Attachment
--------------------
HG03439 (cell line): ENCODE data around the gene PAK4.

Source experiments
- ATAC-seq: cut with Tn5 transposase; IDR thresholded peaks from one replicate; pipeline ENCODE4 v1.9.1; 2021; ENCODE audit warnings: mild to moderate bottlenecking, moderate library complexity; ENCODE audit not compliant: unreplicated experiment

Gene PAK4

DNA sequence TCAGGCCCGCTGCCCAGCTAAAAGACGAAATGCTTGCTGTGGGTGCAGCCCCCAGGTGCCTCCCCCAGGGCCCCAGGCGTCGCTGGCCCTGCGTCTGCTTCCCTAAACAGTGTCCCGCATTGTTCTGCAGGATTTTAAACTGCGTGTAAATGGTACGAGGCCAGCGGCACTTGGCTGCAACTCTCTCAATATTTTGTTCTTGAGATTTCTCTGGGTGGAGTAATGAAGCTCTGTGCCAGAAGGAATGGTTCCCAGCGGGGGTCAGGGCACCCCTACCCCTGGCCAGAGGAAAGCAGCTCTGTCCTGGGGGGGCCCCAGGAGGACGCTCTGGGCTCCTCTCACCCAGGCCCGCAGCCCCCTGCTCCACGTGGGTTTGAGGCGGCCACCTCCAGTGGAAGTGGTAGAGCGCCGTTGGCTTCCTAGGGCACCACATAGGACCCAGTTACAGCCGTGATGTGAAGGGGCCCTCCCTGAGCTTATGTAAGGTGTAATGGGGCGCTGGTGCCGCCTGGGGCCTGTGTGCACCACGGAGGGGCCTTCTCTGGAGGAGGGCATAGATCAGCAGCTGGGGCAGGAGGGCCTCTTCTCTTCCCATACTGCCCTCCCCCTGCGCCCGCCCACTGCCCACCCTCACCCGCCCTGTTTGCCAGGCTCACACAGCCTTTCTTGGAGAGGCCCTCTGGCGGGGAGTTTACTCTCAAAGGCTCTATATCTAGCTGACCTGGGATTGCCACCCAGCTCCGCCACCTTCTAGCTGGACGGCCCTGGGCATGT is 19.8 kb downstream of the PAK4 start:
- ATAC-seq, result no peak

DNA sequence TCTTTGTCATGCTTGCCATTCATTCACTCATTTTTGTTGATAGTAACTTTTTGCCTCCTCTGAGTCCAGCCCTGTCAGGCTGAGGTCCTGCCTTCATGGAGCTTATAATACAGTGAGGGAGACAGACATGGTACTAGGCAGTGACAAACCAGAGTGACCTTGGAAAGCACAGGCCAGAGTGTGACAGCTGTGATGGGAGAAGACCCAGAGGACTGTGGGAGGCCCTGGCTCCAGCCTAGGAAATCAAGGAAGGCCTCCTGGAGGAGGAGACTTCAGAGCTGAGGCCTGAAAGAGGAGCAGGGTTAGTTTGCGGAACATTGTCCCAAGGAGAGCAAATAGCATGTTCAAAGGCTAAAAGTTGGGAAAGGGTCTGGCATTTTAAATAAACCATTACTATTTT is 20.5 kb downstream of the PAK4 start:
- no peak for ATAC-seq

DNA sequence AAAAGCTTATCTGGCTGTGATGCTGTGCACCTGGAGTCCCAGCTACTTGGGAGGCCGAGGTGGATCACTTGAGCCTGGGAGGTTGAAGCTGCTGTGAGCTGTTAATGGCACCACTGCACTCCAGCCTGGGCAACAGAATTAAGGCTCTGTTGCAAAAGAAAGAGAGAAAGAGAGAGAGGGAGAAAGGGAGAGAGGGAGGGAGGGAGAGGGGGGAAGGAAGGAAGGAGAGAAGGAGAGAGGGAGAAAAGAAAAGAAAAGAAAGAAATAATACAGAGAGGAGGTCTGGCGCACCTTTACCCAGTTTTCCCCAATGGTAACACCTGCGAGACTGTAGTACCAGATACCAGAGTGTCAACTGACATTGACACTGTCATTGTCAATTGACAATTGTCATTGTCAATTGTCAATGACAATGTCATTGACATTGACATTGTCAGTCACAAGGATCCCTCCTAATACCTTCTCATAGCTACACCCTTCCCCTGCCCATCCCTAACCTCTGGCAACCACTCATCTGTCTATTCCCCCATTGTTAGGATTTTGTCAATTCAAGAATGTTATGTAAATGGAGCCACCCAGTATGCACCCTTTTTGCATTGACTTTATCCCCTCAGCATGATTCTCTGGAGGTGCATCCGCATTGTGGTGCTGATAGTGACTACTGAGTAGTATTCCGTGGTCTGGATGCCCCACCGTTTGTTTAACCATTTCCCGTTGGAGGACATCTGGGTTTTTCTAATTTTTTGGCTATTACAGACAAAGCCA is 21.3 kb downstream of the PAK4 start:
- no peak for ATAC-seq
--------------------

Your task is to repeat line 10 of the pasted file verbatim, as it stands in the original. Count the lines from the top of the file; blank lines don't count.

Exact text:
- no peak for ATAC-seq